You’ve been at the center of many high-level partnerships—what have you found really makes for a successful influencer-brand campaign?
For me, it’s finding a brand that I've actually already worked with, loved or purchased before, and then genuinely partnering together. It’s working with a brand that understands that they have a point they want to get across or something they want to market and sell, but then let the influencer do what they do best and execute the campaign in the way they think will work best with their audience. And I think as a brand it's about working with influencers who are a good fit, who are “on-brand” for you. It’s easy to fall into a trap of thinking, ‘This person has the most followers, so let's go for them.’ But there could be someone that may be smaller but who is so perfect for the brand. That more niche person may a better success rate.
Do you have tips for women who are interested in becoming digital influencers?
I think even though it's saturated, there is room for everyone. I think any person can make it in this space right now. I think number one is quality content. This doesn't mean it all has to be taken with a professional camera, it just means that it has to really look great. That’s how someone who finds your page will follow you. I think number two is to have a personality. Now, because there are so many options, people need to be engaged with your personality and with you personally. This is really easy to do with Instagram stories and with captions that really speak to who you are. And I think number three is to be yourself. Don’t try to be a digital influencer and copy what someone else is doing. People can just follow that person. Being unique, creating beautiful content and showing your personality will draw people to you because they won’t be able to get that content from anywhere else—no one else is you!
You have the best daily insta-stories! Any advice on how you keep your content so interesting and engaging?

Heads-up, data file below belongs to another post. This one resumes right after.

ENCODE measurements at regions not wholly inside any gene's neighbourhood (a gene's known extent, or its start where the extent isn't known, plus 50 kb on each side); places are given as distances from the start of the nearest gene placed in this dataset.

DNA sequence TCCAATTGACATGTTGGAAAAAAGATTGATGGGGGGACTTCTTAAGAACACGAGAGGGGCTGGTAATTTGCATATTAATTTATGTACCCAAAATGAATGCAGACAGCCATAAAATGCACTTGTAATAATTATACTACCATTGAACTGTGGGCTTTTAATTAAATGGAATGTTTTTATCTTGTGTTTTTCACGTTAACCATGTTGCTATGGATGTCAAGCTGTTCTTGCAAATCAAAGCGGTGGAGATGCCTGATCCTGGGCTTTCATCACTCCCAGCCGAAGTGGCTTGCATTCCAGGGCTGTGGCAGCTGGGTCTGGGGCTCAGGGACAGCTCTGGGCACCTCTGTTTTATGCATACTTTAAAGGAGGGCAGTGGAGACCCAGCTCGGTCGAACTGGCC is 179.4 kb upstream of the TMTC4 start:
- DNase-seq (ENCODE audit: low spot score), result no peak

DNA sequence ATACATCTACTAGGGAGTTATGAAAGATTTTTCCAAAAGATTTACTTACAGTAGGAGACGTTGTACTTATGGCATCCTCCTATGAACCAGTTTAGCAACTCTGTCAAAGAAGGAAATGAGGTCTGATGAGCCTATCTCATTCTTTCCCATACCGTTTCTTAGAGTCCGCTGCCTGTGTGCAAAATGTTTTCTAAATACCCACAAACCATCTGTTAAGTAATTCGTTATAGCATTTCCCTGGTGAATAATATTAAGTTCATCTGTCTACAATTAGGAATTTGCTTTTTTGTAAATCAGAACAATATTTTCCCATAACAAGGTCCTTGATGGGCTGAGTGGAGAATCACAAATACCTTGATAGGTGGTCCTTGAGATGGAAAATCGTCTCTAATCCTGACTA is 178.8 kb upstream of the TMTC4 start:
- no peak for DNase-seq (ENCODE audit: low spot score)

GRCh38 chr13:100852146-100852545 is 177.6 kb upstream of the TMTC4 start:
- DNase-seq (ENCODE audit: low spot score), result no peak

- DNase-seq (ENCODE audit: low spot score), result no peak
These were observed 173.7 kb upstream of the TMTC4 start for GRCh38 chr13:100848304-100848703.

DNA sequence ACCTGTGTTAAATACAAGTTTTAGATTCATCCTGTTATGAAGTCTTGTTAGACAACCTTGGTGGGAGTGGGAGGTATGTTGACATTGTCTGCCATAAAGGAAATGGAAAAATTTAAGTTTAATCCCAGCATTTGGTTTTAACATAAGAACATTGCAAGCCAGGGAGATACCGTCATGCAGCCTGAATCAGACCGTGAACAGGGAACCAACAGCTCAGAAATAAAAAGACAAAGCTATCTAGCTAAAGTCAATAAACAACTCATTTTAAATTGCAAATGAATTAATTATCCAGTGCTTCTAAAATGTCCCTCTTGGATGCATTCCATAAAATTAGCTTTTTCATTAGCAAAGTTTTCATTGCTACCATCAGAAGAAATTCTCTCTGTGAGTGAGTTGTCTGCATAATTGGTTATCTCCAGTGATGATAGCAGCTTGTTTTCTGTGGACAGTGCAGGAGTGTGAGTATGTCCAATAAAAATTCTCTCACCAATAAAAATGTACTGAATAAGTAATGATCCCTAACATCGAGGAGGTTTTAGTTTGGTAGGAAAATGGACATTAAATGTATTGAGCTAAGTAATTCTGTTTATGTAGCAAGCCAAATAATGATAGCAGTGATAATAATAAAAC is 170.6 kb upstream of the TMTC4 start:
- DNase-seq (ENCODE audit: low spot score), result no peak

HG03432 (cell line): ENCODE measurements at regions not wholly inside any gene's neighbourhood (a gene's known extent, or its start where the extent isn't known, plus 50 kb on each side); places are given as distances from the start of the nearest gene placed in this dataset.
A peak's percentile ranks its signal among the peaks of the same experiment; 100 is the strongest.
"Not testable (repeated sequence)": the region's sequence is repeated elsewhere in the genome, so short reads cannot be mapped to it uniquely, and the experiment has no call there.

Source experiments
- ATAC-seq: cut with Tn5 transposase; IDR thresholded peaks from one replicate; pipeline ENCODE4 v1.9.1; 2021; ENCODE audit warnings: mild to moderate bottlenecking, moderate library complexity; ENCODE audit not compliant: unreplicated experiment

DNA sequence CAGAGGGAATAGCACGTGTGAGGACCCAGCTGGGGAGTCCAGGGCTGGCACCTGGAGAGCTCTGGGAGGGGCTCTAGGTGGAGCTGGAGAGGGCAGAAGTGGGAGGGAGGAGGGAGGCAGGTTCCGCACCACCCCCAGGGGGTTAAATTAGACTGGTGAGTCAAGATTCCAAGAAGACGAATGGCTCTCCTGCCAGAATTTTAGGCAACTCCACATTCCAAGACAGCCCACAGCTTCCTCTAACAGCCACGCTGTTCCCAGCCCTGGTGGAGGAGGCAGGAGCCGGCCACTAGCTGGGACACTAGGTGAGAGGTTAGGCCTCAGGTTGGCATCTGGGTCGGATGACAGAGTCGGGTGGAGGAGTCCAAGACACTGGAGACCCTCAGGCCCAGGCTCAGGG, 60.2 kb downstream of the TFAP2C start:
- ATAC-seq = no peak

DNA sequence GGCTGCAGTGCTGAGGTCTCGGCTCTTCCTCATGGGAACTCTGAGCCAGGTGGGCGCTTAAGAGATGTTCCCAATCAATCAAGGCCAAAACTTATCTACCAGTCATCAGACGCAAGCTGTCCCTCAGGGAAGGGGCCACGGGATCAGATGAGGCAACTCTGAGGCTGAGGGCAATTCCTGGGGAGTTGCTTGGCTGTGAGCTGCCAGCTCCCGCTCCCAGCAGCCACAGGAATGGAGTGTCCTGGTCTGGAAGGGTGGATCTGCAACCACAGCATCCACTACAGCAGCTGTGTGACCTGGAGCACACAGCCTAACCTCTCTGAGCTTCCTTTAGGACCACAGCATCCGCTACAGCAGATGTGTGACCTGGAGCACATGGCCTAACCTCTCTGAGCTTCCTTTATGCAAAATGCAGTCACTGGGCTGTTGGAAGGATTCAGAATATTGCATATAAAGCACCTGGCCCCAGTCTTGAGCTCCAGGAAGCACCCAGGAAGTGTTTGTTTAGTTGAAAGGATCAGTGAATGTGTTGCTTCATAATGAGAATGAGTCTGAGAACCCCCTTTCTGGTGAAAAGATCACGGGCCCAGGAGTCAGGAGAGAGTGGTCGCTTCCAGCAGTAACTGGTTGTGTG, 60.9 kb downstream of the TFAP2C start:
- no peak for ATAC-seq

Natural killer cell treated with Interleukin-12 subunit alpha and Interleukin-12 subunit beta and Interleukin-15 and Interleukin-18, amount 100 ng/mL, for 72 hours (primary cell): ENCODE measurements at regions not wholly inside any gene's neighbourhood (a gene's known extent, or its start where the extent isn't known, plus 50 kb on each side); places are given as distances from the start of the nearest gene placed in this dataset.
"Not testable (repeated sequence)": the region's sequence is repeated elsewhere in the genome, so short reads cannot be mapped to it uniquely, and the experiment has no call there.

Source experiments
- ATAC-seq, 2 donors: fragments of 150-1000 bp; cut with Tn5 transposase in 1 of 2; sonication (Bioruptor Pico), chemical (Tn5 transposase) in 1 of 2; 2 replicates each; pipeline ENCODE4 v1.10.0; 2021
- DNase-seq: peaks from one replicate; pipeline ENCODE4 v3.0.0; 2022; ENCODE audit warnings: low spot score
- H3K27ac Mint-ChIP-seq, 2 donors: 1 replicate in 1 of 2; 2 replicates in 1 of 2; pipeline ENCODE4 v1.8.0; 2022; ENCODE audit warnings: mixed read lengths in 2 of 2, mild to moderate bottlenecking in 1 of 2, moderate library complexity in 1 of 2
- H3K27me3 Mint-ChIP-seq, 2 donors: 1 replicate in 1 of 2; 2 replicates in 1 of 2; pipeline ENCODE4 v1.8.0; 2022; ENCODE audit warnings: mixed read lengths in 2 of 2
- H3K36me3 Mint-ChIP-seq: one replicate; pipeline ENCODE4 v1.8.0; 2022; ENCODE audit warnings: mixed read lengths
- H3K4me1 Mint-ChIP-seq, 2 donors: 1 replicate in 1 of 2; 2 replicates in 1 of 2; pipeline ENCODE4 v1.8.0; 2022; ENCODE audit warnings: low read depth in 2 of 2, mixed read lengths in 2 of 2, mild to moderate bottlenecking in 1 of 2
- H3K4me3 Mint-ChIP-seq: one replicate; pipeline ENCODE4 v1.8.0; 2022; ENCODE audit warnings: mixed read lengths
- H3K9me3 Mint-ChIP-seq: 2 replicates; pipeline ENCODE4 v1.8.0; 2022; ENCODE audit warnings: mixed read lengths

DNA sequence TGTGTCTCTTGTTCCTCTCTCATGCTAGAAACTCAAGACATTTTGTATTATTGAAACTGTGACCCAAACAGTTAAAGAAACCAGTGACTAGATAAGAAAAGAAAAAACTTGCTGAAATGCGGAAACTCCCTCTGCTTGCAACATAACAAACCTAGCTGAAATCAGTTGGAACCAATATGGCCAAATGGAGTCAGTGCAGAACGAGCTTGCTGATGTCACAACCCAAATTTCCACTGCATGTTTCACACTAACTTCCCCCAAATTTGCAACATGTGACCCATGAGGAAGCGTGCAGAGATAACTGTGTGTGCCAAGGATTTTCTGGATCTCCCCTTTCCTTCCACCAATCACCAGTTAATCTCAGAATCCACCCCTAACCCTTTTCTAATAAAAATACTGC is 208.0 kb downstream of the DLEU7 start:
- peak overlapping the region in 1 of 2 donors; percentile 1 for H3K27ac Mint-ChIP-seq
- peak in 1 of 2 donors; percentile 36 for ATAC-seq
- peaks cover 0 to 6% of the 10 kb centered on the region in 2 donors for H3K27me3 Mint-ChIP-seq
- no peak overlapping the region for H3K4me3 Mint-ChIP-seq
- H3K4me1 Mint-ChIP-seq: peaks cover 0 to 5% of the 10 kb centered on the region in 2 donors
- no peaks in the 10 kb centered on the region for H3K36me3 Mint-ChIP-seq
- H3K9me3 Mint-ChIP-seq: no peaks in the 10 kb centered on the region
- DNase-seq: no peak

I really try! I think there’s a testing phase where you just post and see what gets the most likes and comments and what people are really responding to. My life now is much more than being a beauty influencer, so of course, I show beauty content, but it’s also about showing my life and my work and my career and everything that goes into that. Even if someone doesn't care about beauty product, they're still gaining something from me. I try to show as much of my real life through my stories as possible because my Instagram feed is where I post beautiful content that I try to make cohesive and have a certain type of vibe. That way when a brand is working with me, they know what to expect. So, Instagram stories is the place where I can be a little bit more real. I think going back to my days in journalism, creating an editorial calendar helps a lot. If you are doing Instagram stories Monday through Friday you can have ongoing themes or something you'd like to do every day, like Makeup Monday. And then if you want to post additional content, of course you can, but I think it's a really good starting point.
Your resume also includes brilliant business woman thanks to the success of Summer Fridays (@summerfridays), which you launched “social-first.” Can you shed some light on the strategy you developed?
Lauren [Gores Ireland] is my business partner. We are both co-founders, co-CEOS and we really do everything together. We're not just the creative directors, but we're also the business developers and product developers by working really closely with our labs on that. We're such a small team still and we're independently owned, so everyone, including us, does it all. Luckily, we got to hire a few key people at the beginning that really helped on the business side of things that we didn't know, but I also think that not knowing helped us break into the industry in a different way—we didn’t know any better—so like they say, ignorance is bliss. We just set out to do the things we thought were cool.